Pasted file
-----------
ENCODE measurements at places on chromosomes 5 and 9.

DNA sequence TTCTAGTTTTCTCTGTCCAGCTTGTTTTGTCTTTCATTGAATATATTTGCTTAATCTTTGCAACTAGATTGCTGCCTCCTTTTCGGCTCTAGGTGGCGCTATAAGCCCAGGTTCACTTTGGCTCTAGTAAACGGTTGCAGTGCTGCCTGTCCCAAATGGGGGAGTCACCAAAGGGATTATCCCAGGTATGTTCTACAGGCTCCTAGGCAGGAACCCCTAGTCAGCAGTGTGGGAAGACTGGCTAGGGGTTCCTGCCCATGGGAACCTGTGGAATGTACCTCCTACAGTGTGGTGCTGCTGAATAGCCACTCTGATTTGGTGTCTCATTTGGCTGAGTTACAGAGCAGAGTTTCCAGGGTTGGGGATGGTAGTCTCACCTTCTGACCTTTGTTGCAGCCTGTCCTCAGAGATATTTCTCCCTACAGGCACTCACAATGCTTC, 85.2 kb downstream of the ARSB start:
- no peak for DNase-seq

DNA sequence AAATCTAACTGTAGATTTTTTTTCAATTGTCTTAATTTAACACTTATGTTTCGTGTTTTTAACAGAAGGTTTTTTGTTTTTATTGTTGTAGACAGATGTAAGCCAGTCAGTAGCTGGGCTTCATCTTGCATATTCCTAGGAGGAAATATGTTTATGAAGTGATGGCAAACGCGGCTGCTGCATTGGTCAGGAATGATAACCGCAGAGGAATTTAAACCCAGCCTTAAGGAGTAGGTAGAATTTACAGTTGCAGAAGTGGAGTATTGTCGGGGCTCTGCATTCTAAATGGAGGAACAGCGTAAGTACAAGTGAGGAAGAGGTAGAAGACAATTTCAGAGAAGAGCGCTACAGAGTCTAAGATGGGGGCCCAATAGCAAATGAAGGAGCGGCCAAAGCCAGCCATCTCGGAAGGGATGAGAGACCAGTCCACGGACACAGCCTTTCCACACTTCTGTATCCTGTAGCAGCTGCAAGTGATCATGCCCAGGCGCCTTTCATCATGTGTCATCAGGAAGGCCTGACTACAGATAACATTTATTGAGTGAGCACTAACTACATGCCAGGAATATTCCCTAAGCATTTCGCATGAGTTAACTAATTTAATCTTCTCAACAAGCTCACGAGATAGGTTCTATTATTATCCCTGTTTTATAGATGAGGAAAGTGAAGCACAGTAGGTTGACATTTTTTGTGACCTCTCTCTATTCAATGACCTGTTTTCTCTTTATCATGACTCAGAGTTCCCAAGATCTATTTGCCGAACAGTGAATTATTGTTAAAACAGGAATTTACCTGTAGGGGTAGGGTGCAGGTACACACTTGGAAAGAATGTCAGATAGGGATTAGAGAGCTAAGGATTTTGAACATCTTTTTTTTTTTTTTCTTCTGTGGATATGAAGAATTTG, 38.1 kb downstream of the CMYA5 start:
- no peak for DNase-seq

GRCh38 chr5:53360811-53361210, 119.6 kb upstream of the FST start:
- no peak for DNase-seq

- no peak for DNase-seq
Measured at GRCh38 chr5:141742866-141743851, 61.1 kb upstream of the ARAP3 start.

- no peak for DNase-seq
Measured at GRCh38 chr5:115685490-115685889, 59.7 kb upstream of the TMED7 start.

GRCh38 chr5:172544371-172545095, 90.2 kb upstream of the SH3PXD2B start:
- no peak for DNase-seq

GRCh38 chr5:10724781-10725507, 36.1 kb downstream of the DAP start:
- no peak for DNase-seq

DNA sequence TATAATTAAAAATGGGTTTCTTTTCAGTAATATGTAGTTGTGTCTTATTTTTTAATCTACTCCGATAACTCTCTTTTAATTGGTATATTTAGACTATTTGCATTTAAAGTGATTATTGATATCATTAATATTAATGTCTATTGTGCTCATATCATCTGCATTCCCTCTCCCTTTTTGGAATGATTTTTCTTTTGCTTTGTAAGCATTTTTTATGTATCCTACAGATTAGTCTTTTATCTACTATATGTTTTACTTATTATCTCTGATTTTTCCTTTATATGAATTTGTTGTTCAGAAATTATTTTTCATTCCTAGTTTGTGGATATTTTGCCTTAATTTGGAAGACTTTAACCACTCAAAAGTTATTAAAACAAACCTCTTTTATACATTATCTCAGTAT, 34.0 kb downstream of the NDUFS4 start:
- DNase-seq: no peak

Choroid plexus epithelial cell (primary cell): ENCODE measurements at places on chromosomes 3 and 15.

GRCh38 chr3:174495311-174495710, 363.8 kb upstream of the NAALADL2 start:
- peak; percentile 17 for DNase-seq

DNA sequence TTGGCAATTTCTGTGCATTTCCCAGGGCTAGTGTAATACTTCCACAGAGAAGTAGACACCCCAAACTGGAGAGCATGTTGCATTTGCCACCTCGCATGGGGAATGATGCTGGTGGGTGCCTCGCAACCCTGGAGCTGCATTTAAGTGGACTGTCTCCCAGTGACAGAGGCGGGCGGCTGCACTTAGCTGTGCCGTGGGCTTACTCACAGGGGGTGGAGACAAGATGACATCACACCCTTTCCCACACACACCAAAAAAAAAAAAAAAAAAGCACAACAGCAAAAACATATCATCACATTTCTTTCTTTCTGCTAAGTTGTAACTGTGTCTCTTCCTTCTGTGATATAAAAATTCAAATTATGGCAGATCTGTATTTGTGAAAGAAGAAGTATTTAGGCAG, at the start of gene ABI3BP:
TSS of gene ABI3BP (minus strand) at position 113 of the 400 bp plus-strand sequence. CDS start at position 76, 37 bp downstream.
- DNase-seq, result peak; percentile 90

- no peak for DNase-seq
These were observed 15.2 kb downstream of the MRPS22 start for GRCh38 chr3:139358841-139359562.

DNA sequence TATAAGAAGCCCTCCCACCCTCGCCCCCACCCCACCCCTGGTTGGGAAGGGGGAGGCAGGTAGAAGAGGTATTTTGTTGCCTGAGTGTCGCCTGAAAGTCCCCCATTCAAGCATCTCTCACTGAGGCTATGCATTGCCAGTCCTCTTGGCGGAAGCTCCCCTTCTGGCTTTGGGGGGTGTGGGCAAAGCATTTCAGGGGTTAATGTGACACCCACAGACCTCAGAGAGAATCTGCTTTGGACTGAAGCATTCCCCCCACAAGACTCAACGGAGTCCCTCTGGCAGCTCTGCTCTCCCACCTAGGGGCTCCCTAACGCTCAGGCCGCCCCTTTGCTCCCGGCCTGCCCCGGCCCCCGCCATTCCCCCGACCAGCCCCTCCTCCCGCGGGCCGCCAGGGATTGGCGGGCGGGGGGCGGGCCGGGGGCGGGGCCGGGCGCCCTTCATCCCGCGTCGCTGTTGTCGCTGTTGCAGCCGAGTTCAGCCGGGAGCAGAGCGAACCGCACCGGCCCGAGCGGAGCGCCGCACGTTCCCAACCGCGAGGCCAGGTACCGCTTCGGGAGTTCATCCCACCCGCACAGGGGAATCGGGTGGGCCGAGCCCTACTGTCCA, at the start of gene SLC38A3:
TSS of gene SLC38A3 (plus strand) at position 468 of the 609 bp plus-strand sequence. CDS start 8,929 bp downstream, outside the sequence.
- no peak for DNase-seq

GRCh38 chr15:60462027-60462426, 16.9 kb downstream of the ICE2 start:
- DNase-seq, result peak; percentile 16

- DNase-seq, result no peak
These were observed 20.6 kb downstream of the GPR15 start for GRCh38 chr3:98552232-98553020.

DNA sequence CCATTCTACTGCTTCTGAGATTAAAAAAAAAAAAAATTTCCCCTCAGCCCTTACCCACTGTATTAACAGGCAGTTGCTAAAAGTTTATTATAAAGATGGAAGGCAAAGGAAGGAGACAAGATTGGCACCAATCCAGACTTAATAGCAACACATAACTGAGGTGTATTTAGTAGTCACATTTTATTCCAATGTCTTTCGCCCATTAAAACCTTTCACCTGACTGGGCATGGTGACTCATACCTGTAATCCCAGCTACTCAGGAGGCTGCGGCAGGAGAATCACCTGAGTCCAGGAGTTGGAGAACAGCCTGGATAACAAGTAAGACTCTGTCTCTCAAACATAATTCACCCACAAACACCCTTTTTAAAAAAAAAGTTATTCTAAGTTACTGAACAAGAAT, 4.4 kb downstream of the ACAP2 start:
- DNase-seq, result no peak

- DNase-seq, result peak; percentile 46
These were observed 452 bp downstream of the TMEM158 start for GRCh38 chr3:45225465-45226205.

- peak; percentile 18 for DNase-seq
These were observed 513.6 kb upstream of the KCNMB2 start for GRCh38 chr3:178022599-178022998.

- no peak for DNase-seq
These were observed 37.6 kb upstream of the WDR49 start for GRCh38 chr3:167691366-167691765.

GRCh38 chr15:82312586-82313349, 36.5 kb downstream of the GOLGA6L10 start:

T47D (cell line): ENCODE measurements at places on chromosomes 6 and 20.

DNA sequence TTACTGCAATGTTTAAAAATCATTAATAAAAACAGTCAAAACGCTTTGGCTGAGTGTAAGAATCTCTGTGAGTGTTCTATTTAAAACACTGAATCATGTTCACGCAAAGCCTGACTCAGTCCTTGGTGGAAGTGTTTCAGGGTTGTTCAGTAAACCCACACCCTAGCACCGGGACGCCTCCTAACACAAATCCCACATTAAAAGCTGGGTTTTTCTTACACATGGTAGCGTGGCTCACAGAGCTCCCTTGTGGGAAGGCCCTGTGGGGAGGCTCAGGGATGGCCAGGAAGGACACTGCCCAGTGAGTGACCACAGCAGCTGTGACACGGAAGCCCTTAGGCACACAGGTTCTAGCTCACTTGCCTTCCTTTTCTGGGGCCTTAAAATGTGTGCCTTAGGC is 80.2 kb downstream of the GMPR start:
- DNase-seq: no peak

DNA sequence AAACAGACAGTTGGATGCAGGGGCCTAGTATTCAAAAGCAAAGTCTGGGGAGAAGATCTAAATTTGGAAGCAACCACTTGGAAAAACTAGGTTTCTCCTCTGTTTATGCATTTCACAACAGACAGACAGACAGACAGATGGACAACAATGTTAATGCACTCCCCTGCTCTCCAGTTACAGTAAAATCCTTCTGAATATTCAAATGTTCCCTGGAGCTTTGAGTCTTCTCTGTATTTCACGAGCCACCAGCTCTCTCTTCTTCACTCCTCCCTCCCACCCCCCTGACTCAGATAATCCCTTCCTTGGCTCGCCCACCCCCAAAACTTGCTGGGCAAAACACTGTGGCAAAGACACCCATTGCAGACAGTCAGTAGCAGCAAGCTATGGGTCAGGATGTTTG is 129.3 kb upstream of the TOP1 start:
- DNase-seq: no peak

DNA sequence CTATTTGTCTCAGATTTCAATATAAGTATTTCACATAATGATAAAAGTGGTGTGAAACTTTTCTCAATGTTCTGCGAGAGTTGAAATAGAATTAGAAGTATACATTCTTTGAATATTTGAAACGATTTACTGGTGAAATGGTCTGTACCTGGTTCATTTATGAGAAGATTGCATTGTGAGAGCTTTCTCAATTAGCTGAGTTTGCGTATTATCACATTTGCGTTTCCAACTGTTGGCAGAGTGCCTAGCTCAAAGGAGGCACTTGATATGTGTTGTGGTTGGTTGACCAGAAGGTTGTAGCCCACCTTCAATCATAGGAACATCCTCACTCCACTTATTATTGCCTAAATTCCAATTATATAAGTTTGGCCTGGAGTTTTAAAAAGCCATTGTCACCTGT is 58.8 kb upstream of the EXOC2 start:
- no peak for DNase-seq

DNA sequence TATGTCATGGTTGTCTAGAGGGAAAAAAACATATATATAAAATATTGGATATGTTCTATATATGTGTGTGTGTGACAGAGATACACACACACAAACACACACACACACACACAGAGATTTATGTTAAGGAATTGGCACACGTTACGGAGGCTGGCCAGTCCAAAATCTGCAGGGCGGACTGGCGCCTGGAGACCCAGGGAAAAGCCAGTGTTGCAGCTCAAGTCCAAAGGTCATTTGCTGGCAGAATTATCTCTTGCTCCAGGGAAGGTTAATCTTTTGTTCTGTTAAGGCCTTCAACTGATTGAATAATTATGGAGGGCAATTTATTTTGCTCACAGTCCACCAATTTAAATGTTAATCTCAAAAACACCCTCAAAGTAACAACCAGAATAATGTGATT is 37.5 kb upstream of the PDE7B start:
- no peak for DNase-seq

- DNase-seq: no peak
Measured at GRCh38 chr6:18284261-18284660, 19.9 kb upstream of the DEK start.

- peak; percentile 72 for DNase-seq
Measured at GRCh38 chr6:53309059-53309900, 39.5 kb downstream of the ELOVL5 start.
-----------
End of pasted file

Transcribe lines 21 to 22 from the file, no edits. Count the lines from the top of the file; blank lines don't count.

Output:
DNA sequence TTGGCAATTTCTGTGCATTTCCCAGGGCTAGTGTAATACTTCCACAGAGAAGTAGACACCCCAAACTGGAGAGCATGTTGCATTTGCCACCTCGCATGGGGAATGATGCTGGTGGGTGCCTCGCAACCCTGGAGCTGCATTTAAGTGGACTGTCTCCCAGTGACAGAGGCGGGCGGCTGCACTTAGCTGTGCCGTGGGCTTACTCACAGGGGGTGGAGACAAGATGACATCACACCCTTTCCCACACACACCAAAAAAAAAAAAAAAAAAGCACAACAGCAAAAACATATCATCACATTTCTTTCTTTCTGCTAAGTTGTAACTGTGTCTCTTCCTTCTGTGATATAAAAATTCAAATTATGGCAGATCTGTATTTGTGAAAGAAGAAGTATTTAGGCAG, at the start of gene ABI3BP:
TSS of gene ABI3BP (minus strand) at position 113 of the 400 bp plus-strand sequence. CDS start at position 76, 37 bp downstream.